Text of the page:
Employment Lawyers for Salaried Employees in Philadelphia
Many employees mistakenly believe they are not entitled to overtime pay just because they are paid a salary, but this is wrong. In fact, millions of salaried employees are entitled to extra overtime pay when they work over 40 hours per week.
What is a Salaried Employee?
According to the U.S Department of Labor, Employees with salaried jobs regularly receive a set amount of compensation every pay period. The amount cannot be reduced based on the quality or quantity of the work completed by the employee.
Salaried Exempt vs Non-Exempt
Whether a salaried employee is entitled to overtime is based on what they do, not their job title. Salaried employees who generally perform the same type of work as their hourly co-workers are usually entitled to overtime pay. Don’t be fooled — your right to overtime pay does not depend on having a fancy job title such as “manager” or “supervisor.”
Also, if your employer wants to treat you as exempt from overtime laws, it generally cannot make deductions to your salary just because you do not work all of your scheduled hours. You are generally entitled to your entire salary during every week or pay period. If the company docks you salary, then it might lose the right to treat you as overtime exempt.
Overtime Laws for Salaried Employees
In addition, even when companies pay overtime to salaried employees, they often cheat their employees by miscalculating the amount of overtime owed. In Pennsylvania, salaried employees who are eligible for overtime must receive full “time-and-one-half” pay for every overtime hour. For example, an employee earning a $500 weekly salary should receive an extra $30 [($500 / 40) X 1.5] for every hour worked over 40. Yet, many employers violate the law by using a “half-time” method to calculate the overtime owed to salaried employees.
To get started on your case with a Philadelphia lawyer for salaried employees, call (215) 866-1551 or fill out our online contact form.
“Have significant experience in similar matters under the [Pennsylvania Minimum Wage Act]” - Torres v. Brandsafway Indus. LLC, 2023 U.S. Dist. LEXIS 10631, at *8 (W.D. Pa. Jan. 20, 2023).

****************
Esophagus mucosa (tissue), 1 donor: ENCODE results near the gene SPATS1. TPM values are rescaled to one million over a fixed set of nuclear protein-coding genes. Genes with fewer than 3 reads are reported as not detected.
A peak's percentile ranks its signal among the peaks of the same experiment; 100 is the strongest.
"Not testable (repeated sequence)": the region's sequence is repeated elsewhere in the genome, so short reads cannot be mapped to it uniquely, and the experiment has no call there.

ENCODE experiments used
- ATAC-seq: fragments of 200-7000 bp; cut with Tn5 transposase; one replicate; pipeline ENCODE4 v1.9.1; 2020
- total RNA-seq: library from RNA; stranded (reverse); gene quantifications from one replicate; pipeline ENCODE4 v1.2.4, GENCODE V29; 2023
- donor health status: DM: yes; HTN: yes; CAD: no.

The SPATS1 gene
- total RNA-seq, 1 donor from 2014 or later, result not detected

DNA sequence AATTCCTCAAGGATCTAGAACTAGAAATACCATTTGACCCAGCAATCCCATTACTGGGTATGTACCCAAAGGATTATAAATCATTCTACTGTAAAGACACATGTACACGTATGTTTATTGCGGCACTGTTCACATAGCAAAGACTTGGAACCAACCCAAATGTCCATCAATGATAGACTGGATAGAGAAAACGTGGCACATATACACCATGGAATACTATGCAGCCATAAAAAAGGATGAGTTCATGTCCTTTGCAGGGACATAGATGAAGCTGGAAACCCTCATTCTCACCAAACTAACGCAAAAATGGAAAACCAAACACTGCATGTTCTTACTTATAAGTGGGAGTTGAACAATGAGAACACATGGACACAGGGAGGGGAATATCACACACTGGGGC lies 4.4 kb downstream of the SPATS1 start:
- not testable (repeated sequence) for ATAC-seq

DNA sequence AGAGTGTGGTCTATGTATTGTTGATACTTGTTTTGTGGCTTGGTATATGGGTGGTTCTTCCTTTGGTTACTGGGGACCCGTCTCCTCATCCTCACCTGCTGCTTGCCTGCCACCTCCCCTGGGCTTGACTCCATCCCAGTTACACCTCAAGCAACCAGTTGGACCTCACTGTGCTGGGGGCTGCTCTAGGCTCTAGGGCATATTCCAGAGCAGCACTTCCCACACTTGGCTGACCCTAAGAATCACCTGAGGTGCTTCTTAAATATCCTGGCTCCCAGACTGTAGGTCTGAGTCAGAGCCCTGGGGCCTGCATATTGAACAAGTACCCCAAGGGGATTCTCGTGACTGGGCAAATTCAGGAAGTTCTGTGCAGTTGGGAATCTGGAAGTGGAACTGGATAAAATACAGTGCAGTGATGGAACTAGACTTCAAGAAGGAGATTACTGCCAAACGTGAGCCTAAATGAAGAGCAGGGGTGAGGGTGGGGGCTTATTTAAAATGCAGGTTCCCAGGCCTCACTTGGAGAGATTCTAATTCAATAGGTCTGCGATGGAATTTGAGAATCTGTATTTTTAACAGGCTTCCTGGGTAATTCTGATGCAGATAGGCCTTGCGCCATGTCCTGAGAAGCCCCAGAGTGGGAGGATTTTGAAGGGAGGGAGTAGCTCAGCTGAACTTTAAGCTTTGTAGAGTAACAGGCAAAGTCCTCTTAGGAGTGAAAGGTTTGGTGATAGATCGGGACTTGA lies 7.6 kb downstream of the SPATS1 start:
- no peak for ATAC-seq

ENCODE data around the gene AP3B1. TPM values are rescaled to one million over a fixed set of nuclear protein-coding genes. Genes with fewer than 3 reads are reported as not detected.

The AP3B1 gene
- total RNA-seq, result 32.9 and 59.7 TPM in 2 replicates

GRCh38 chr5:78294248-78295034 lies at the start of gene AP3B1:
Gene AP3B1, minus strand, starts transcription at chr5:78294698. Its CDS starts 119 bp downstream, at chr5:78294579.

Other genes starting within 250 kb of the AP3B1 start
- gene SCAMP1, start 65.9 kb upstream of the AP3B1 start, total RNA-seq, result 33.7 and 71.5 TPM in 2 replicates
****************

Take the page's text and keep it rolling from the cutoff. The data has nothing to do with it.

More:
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Salaried Employee Case Studies in Pennsylvania & Nationwide
Our firm has had great success in representing salaried employees who either were treated as “exempt” from the overtime laws or had their overtime pay miscalculated.
Here are some — but not nearly all — examples of the results we have obtained:
- $20.9 million for salaried assistant store managers who were classified as overtime exempt by a national drug store chain
- $11.5 million for salaried assistant branch managers who were classified as overtime exempt by a large retail bank
- $8 million for Pennsylvania and Ohio retail assistant department managers who received half-time pay instead of full time-and-one-half pay
- $4.5 million for salaried department managers employed at a multi-site grocery store chain and paid half-time for their overtime work
- $2.3 million for salaried store managers working at a chain of Colorado discount stores and classified as overtime exempt
- $75,000 for salaried mentors who were classified as overtime exempt by a Philadelphia social services agency
- $627,500 for salaried account managers who worked in Pennsylvania and were classified as overtime exempt by a company that provided custodial services to nursing homes
- $400,000 for salaried field service managers classified as overtime exempt by a national automotive inventory control company
- $500,000 for retail store managers who worked in Pennsylvania and only received half-time pay for their overtime work
- $311,000 for a group of salaried retail employees who held various job titles and only received half-time pay for their overtime work
- $490,000 for salaried service representatives who worked in Pennsylvania for a large lawn care company and only received half-time pay for their overtime work
- $505,000 for assistant branch managers classified as overtime exempt and working for a Pennsylvania bank
- $575,000 for retail assistant managers who worked in Pennsylvania and only received half-time pay for their overtime work
- $110,000 for salaried convenience store managers and assistant store managers who worked in Northeastern Pennsylvania and only received half-time pay for their overtime work
- $87,500 for salaried intensive care managers who worked for a Pennsylvania/Delaware mental health provider and were treated as overtime exempt
- $66,000 to salaried case managers who were treated as overtime exempt by a Philadelphia behavioral health provider
- $489,000 for salaried implementation consultants who were classified as overtime exempt by a New York business software company
- $85,000 to salaried admissions representatives who were treated as overtime exempt by a Southeastern Pennsylvania trade school
- $300,000 for Store managers and assistant store managers employed in Pennsylvania by a chain of discount shoe stores and only paid half-time for their overtime work
To get started on your case, call (215) 866-1551 or fill out our online contact form.